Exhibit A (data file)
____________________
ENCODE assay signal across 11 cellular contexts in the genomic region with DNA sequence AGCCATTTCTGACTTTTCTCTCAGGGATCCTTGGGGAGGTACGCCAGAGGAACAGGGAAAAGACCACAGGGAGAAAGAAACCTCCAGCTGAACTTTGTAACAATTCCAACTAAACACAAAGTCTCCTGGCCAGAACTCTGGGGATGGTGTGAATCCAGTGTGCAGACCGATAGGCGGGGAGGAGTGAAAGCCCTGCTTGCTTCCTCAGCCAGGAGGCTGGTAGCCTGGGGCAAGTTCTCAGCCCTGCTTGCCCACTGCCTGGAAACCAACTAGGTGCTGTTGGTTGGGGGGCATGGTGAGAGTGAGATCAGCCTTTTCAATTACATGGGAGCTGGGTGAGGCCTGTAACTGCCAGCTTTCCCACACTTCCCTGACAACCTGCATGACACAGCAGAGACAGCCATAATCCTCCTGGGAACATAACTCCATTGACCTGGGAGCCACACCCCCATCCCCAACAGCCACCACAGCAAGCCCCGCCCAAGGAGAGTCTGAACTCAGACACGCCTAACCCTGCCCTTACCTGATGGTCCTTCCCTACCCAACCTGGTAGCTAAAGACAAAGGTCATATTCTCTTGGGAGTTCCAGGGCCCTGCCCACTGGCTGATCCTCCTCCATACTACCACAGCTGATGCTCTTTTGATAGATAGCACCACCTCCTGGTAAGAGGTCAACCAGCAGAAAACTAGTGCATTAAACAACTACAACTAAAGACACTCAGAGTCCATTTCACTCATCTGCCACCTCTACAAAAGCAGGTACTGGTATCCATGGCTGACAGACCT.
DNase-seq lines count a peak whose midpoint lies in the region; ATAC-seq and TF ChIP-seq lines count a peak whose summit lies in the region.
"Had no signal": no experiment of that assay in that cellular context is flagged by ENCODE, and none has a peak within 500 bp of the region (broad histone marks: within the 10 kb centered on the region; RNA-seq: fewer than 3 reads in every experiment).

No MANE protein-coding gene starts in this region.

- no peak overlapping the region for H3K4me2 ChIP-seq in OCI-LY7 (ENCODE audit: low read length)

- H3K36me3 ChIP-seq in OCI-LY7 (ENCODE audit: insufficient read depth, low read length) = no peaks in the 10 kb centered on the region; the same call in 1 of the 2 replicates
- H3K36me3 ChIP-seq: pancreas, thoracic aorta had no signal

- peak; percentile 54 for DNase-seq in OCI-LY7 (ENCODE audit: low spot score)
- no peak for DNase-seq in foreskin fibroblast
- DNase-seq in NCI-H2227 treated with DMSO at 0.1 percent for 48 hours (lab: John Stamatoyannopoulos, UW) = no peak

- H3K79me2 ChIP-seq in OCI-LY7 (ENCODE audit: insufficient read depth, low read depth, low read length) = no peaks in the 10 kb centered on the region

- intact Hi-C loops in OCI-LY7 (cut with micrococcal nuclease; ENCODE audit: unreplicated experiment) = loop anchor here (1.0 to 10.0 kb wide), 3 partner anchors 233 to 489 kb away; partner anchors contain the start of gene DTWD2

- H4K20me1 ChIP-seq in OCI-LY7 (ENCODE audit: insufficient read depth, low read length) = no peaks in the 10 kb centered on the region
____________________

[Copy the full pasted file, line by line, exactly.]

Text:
ENCODE assay signal across 11 cellular contexts in the genomic region with DNA sequence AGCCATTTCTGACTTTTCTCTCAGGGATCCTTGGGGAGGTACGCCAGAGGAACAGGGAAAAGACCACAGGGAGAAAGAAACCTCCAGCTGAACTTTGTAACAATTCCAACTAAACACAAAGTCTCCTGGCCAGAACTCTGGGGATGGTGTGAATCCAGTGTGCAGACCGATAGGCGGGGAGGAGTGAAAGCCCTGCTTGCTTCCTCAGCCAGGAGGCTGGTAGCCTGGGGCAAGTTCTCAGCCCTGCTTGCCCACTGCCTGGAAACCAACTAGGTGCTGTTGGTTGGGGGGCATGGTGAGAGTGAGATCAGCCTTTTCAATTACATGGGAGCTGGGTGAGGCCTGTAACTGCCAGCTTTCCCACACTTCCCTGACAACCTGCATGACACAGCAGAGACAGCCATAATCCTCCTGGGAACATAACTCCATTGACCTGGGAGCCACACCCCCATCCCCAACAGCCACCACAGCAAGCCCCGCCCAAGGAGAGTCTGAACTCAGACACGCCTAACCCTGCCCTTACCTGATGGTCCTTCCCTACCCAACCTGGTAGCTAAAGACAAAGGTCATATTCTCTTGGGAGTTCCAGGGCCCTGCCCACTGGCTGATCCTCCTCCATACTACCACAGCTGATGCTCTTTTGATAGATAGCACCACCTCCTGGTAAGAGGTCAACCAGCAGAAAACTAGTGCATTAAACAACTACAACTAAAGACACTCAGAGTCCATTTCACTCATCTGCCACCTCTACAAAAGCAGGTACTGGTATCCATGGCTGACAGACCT.
DNase-seq lines count a peak whose midpoint lies in the region; ATAC-seq and TF ChIP-seq lines count a peak whose summit lies in the region.
"Had no signal": no experiment of that assay in that cellular context is flagged by ENCODE, and none has a peak within 500 bp of the region (broad histone marks: within the 10 kb centered on the region; RNA-seq: fewer than 3 reads in every experiment).

No MANE protein-coding gene starts in this region.

- no peak overlapping the region for H3K4me2 ChIP-seq in OCI-LY7 (ENCODE audit: low read length)

- H3K36me3 ChIP-seq in OCI-LY7 (ENCODE audit: insufficient read depth, low read length) = no peaks in the 10 kb centered on the region; the same call in 1 of the 2 replicates
- H3K36me3 ChIP-seq: pancreas, thoracic aorta had no signal

- peak; percentile 54 for DNase-seq in OCI-LY7 (ENCODE audit: low spot score)
- no peak for DNase-seq in foreskin fibroblast
- DNase-seq in NCI-H2227 treated with DMSO at 0.1 percent for 48 hours (lab: John Stamatoyannopoulos, UW) = no peak

- H3K79me2 ChIP-seq in OCI-LY7 (ENCODE audit: insufficient read depth, low read depth, low read length) = no peaks in the 10 kb centered on the region

- intact Hi-C loops in OCI-LY7 (cut with micrococcal nuclease; ENCODE audit: unreplicated experiment) = loop anchor here (1.0 to 10.0 kb wide), 3 partner anchors 233 to 489 kb away; partner anchors contain the start of gene DTWD2

- H4K20me1 ChIP-seq in OCI-LY7 (ENCODE audit: insufficient read depth, low read length) = no peaks in the 10 kb centered on the region